SHAWN STEVENSON: And I love it. Both of us even though we don’t talk all the time, we’ve just been on the same frequency. You’re creating something that supports kids and that’s what my recent project was as well, and several other of our colleagues. There’s something that is brewing right now and I love the quote that there’s nothing more powerful than an idea whose time has come. And it’s taking back our power, helping to create healthy conditions for our kids. And yeah, we’ve got a lot of really special things coming up. And I’ve got one last question for you, and this is gonna be based on you and your lifestyle and how you’ve created a culture of health in your own household. What are three things that you’ve done, three things that you’ve done to create a culture of health and connection within your family?
DANIEL AMEN: So I live it. I mean, it’s the most important things parents can do, is live the message. If you don’t live the message of your life, so for me it’s health, you suck as a messenger. So that’s number one. Two, I only spend money on things that will support your health. People, kids go, “Oh, I want this or I want that.” Or parents will go, “Oh, they won’t eat anything but cocoa puffs for breakfast.” It’s like, “They’re not gonna starve.” Breakfast was actually developed by the Kellogg’s company, the idea. So I’m like, “No, they won’t starve.” So have good boundaries over what you buy. And then if you really wanna have influence with your kids, spend 20 minutes a day with them, just be in their space. Listen way more than you talk. And as you build that bond, kids will want… The kids are more likely to pick your values.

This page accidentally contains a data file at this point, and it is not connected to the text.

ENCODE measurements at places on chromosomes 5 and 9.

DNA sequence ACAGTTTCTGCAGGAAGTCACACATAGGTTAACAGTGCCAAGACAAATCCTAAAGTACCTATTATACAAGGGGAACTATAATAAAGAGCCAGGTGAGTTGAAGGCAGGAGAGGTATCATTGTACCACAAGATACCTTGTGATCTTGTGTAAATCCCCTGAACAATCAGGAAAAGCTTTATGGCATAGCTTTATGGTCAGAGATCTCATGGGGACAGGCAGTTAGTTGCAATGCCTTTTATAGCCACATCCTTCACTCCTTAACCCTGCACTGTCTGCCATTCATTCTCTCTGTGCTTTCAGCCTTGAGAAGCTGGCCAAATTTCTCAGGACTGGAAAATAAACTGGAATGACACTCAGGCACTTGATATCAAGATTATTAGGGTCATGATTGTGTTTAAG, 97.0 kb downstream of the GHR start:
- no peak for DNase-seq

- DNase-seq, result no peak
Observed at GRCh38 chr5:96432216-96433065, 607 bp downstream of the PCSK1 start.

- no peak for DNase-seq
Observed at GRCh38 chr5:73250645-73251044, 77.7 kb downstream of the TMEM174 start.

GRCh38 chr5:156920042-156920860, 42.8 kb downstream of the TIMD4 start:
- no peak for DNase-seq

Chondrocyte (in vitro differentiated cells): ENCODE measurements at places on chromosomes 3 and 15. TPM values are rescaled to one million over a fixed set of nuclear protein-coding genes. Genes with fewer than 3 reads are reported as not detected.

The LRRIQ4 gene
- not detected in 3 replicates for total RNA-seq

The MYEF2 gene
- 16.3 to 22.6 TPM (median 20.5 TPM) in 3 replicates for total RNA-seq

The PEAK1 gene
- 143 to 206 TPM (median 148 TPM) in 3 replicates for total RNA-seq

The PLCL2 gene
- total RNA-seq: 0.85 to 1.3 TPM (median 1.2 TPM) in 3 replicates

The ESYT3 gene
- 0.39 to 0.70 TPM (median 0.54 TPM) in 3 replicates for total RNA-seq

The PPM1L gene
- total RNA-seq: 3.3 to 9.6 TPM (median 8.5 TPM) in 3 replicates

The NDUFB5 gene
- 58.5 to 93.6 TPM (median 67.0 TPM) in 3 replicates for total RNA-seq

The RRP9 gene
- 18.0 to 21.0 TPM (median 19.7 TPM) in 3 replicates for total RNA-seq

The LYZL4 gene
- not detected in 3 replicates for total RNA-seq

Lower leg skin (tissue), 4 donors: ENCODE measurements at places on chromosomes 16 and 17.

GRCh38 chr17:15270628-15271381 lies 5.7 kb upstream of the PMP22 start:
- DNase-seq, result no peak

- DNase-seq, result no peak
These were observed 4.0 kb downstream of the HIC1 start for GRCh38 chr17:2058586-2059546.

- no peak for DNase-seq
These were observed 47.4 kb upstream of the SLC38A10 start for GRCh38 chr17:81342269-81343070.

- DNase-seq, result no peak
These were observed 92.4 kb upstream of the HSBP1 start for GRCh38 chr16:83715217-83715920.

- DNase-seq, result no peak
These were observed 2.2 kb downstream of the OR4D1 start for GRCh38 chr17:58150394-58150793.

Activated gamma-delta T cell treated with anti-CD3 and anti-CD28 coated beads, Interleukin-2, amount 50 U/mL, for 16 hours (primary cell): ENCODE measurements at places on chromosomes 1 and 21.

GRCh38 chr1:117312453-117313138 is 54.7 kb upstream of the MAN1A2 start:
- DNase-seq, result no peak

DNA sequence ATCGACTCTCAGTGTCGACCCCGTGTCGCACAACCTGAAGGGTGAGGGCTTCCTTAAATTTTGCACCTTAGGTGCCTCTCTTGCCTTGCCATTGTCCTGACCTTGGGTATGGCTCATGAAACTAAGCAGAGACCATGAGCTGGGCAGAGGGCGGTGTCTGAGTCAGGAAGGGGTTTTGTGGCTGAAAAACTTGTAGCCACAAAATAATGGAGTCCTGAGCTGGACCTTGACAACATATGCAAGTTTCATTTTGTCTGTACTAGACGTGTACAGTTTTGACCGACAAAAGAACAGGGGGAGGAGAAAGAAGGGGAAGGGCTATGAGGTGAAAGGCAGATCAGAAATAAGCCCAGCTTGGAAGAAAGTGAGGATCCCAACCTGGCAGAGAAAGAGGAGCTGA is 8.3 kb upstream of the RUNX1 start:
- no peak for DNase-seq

SHAWN STEVENSON: I love it. I love it. And I can’t let you go without you sharing your gratitude practice and how you stay on the lookout for things to be grateful for.
DANIEL AMEN: Yeah, it’s called What Went Well. Every night before I go to bed, I say prayer of gratitude and then I go hour by hour in my day until I go to sleep looking for the moments that made me happy. And it’s not a time for worry, it’s not a time for disgust, it’s a time of happiness and joy. And so I look for even the micro moments of happiness, a butterfly, a hummingbird. I live on the Bay, so having a sea lion come by. Looking for those moments is a practice that if you do it for three weeks, your level of happiness will go up significantly. I’ve done it for 10 years and it’s one of the favorite parts of my day.
SHAWN STEVENSON: I love it. And this is gonna be a part of my appreciation later today when I close things up and I’m so grateful for you and for your work. And of course we’re gonna connect people to your social media and your incredible books. We’ll put some links for everybody with some book recommendations that are a little bit more geared towards supporting our children’s mental health. But anything that helps our mental health is gonna help our kids’ mental health, as you stated earlier, which we might look past. Our kids are violins and so what kind of director are we as far as being a director of our orchestra in our household? And if you can, can you just let everybody know the best place to connect with you if they want to do, for example, get a brain scan or just get more education.
DANIEL AMEN: So go to amenclinics.com. Amen, like the last word in a prayer clinics.com.
SHAWN STEVENSON: Easy breezy. Thank you so much for sharing your time with us today. You’re the best. I appreciate you.